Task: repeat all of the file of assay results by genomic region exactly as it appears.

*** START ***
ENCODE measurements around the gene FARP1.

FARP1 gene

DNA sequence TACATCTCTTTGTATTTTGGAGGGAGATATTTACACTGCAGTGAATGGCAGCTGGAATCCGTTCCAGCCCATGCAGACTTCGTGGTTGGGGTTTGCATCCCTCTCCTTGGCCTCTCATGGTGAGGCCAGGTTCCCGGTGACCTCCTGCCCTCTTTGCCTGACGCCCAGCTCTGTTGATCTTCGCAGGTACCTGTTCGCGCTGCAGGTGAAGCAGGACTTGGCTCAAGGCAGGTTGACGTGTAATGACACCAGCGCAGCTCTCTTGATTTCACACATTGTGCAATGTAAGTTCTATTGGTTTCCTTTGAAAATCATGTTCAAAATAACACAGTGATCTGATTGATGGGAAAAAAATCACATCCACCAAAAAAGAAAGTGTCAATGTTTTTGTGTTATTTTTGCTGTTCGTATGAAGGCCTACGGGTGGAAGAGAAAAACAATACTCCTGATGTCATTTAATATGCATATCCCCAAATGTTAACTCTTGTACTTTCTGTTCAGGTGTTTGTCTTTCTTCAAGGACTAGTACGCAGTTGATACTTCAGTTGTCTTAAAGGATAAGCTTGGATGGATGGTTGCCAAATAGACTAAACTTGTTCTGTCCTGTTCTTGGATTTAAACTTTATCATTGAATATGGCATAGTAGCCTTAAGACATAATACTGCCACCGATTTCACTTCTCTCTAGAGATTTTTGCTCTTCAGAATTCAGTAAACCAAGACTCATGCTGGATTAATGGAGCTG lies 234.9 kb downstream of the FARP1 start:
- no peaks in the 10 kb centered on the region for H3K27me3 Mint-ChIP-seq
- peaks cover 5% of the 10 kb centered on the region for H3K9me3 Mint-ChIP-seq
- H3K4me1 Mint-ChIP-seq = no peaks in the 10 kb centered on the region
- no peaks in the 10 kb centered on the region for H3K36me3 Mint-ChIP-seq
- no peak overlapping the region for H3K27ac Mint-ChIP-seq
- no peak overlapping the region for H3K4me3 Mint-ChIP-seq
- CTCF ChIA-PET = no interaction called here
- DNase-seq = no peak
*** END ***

ENCODE measurements around the gene FARP1.

FARP1 gene

DNA sequence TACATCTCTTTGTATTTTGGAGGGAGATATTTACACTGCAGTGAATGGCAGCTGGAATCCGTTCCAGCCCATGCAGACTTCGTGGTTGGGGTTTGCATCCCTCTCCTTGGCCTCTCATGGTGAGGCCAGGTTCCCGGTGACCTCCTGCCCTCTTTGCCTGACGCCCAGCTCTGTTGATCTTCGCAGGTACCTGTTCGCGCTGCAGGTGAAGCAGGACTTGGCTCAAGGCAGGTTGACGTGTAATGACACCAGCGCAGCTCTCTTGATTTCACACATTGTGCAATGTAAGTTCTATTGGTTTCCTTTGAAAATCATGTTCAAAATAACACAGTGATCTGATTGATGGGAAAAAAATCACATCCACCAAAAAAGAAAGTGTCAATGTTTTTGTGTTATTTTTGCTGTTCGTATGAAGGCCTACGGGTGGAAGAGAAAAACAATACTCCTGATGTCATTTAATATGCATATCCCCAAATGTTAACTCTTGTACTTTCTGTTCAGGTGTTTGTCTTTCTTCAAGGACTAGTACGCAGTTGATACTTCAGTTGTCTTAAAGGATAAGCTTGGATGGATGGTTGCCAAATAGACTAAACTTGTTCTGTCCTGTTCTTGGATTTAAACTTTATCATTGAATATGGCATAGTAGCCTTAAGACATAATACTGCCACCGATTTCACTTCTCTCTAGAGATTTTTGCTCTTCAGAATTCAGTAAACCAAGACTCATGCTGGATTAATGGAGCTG lies 234.9 kb downstream of the FARP1 start:
- no peaks in the 10 kb centered on the region for H3K27me3 Mint-ChIP-seq
- peaks cover 5% of the 10 kb centered on the region for H3K9me3 Mint-ChIP-seq
- H3K4me1 Mint-ChIP-seq = no peaks in the 10 kb centered on the region
- no peaks in the 10 kb centered on the region for H3K36me3 Mint-ChIP-seq
- no peak overlapping the region for H3K27ac Mint-ChIP-seq
- no peak overlapping the region for H3K4me3 Mint-ChIP-seq
- CTCF ChIA-PET = no interaction called here
- DNase-seq = no peak